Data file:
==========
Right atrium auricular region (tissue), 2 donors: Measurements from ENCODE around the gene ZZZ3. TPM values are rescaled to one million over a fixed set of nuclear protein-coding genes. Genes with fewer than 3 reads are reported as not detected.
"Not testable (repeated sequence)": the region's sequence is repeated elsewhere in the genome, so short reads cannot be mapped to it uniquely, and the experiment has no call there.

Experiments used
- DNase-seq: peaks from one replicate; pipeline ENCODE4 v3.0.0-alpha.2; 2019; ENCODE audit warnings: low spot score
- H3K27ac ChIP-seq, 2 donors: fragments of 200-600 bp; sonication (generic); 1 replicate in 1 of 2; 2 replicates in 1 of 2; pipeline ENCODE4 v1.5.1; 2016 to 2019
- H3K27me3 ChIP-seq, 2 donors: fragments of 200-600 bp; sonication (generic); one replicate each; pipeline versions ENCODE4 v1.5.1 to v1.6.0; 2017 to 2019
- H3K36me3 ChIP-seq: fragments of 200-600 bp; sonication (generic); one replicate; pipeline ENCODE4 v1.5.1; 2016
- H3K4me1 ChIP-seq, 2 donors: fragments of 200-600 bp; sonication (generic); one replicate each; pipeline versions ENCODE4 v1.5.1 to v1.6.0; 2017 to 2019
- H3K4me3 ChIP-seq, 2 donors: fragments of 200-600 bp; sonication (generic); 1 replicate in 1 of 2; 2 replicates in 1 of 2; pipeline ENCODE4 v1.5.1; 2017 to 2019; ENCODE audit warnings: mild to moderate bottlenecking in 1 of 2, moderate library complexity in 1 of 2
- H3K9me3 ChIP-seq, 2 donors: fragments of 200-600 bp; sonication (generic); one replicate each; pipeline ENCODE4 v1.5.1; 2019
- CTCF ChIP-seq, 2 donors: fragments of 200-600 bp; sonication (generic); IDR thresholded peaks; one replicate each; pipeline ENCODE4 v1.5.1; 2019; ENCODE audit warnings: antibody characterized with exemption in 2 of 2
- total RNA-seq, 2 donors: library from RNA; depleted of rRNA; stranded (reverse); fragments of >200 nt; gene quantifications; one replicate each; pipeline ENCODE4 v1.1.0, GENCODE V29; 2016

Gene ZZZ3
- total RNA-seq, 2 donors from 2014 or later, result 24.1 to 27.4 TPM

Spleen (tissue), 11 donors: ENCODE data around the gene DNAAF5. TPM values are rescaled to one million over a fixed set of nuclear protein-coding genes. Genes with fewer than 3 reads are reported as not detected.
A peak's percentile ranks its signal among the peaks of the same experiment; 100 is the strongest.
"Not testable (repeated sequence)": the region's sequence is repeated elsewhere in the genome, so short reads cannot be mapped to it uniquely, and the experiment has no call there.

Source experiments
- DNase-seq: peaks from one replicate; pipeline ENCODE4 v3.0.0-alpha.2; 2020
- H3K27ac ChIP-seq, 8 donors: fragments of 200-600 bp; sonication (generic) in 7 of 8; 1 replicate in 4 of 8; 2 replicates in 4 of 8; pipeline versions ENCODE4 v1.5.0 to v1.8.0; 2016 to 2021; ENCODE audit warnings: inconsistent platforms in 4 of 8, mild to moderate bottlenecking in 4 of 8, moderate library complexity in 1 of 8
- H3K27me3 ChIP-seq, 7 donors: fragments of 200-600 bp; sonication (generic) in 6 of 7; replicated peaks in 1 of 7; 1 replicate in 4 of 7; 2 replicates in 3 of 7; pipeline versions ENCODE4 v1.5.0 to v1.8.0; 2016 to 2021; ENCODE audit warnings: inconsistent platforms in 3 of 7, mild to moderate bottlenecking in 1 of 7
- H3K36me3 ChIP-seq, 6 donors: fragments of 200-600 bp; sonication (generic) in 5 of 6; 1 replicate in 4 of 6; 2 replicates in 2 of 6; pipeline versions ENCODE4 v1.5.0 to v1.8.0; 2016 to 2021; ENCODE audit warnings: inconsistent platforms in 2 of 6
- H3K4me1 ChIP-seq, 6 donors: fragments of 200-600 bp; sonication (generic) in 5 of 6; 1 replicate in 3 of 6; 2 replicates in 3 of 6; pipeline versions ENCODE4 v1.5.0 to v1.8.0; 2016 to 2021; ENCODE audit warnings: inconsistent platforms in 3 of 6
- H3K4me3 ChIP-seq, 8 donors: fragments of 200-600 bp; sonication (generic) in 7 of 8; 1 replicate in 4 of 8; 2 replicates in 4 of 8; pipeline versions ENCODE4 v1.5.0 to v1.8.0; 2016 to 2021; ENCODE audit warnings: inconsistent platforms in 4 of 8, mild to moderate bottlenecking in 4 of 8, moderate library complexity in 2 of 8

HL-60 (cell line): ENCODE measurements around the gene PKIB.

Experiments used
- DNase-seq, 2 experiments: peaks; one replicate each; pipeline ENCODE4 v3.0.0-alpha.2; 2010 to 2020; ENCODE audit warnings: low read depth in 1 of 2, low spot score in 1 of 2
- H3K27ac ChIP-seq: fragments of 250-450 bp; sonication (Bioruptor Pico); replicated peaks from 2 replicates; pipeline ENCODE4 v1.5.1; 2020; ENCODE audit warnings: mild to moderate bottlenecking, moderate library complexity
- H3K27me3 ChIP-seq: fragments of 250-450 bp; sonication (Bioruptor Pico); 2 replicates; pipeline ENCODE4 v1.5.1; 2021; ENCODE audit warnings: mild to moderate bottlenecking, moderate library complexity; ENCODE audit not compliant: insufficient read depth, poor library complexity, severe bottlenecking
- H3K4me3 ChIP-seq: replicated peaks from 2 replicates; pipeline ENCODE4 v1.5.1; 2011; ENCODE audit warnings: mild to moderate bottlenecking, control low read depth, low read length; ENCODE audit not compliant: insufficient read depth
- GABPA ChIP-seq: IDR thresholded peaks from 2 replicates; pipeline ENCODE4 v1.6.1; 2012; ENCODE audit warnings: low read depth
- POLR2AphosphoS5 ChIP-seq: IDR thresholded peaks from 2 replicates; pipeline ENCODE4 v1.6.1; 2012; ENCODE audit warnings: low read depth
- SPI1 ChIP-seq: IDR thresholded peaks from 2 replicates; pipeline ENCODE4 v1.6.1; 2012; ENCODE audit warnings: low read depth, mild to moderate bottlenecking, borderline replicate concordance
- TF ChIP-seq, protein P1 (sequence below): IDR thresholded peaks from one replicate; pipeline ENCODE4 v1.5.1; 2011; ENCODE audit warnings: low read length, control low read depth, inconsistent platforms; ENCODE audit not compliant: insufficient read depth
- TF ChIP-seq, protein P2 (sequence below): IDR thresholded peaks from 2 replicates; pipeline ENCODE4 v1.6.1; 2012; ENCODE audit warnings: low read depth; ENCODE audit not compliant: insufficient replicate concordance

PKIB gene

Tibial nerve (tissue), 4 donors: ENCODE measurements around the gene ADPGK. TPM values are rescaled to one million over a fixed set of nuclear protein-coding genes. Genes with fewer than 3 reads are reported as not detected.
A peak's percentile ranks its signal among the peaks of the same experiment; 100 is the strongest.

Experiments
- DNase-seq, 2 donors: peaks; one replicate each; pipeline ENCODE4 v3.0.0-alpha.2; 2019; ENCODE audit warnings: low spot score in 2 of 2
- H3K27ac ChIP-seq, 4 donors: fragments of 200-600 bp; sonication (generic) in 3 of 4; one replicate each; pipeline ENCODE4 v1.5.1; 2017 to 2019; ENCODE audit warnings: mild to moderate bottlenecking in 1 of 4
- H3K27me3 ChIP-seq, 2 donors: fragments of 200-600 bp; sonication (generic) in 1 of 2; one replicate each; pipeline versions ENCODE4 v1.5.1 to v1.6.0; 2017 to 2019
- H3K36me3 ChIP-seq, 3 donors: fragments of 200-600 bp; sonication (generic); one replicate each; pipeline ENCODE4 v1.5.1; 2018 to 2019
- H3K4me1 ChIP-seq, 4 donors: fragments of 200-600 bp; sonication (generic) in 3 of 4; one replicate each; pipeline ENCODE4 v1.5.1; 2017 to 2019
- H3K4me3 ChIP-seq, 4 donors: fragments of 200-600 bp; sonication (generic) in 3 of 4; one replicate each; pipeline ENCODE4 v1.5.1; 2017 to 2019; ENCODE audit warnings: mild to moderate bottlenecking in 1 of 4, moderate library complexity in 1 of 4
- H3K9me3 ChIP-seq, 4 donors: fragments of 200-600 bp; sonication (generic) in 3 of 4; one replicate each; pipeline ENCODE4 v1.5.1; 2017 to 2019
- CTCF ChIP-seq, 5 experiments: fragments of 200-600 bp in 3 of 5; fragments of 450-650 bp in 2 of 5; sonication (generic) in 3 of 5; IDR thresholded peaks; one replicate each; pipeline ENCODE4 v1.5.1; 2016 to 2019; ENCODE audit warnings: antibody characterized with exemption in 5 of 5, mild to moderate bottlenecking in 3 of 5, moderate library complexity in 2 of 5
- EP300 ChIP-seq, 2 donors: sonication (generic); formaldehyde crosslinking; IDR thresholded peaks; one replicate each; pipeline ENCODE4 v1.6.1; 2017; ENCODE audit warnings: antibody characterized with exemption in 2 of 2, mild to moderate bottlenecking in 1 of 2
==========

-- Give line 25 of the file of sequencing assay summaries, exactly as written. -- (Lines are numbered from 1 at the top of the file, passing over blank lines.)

HL-60 (cell line): ENCODE measurements around the gene PKIB.